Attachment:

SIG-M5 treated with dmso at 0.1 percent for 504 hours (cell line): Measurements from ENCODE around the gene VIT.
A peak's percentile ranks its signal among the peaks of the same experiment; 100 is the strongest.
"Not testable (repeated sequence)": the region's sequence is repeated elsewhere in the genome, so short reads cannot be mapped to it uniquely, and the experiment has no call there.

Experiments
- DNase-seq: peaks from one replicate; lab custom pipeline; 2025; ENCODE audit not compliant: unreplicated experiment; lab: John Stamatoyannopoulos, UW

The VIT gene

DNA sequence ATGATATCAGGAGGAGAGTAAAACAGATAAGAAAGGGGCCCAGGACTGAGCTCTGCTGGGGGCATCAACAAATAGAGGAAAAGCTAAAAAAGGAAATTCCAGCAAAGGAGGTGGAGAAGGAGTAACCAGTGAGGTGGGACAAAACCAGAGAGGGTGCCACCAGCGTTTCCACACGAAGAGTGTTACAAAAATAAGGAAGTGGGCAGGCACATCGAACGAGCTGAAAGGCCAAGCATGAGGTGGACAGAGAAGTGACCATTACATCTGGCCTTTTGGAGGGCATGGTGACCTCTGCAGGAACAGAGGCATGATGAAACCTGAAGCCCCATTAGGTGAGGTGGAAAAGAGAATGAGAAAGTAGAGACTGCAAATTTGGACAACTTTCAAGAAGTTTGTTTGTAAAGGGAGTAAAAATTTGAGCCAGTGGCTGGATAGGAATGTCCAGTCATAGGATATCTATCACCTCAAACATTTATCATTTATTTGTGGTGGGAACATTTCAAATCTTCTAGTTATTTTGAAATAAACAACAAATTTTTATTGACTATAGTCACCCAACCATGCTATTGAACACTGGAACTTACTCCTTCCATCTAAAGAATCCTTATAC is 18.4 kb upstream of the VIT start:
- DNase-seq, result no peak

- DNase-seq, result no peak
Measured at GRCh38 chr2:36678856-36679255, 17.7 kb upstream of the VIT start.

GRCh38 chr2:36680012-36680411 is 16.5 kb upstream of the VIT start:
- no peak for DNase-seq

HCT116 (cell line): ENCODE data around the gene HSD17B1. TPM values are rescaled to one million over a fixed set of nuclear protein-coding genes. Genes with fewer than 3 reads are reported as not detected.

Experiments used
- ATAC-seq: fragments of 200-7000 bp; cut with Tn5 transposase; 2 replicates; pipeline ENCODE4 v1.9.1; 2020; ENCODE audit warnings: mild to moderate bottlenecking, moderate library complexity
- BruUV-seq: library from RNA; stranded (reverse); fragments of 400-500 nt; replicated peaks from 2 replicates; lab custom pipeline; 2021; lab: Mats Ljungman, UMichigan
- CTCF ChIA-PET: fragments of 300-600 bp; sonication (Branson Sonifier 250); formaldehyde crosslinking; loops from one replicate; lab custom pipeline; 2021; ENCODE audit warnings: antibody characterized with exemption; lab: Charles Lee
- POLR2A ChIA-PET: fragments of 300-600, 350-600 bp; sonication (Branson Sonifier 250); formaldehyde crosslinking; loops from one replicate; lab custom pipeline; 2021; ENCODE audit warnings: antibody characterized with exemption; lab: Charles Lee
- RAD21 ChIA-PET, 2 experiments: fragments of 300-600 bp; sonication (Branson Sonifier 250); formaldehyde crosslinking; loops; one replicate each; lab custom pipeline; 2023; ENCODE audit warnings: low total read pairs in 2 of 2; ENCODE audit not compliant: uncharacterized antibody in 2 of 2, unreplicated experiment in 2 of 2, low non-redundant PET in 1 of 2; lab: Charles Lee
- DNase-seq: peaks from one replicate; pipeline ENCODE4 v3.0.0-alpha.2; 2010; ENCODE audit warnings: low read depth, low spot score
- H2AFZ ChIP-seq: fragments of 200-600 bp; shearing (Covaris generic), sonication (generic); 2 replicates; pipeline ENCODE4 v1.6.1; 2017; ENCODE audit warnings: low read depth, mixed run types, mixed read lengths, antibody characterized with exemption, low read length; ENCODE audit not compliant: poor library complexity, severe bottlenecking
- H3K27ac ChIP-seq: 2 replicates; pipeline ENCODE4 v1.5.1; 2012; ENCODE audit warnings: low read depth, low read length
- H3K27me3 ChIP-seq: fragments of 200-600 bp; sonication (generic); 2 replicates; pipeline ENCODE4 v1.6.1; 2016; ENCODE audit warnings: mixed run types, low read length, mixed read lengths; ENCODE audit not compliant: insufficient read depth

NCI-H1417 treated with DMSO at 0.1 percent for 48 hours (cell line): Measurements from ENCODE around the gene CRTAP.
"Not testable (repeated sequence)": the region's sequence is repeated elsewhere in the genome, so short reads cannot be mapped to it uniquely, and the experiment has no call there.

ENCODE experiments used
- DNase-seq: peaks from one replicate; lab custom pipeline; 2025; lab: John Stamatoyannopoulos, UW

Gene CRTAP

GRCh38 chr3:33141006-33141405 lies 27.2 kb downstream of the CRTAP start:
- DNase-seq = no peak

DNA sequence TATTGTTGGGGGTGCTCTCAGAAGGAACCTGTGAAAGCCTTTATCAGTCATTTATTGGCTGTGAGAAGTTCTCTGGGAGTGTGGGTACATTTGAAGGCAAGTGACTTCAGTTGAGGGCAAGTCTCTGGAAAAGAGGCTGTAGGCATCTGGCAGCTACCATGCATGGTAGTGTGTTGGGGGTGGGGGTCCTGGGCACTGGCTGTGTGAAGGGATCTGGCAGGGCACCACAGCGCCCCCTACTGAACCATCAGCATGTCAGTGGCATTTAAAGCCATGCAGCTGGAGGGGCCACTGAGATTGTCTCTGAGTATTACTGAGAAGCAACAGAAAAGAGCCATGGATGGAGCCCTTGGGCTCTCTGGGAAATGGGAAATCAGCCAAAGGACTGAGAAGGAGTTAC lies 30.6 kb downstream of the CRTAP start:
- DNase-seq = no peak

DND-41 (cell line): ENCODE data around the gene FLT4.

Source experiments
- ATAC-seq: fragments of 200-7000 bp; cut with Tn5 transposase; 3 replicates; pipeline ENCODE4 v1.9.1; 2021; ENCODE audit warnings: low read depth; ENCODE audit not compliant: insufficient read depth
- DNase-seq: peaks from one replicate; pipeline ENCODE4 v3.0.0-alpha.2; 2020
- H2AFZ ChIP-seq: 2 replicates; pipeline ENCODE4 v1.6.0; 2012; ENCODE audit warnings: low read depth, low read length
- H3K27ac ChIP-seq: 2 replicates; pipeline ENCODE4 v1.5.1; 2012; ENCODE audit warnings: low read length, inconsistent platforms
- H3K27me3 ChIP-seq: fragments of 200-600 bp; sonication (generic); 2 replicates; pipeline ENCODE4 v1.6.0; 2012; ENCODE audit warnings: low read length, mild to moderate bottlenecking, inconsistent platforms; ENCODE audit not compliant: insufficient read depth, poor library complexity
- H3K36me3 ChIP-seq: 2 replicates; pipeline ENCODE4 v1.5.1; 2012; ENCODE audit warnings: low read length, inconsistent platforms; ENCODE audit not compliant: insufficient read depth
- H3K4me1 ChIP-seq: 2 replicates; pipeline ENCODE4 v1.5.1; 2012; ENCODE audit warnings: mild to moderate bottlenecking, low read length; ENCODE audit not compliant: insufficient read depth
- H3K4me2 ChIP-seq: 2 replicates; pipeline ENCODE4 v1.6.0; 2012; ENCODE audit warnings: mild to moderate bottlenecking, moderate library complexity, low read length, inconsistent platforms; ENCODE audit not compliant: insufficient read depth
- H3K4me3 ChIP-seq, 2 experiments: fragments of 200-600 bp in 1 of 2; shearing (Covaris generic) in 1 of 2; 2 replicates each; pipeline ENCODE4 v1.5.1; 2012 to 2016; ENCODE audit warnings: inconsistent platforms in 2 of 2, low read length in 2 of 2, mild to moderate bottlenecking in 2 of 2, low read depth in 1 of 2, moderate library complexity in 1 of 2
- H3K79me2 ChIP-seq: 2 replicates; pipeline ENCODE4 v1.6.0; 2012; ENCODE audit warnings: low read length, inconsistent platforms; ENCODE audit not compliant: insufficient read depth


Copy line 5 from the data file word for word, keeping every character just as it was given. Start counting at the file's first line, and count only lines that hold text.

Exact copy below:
- DNase-seq: peaks from one replicate; lab custom pipeline; 2025; ENCODE audit not compliant: unreplicated experiment; lab: John Stamatoyannopoulos, UW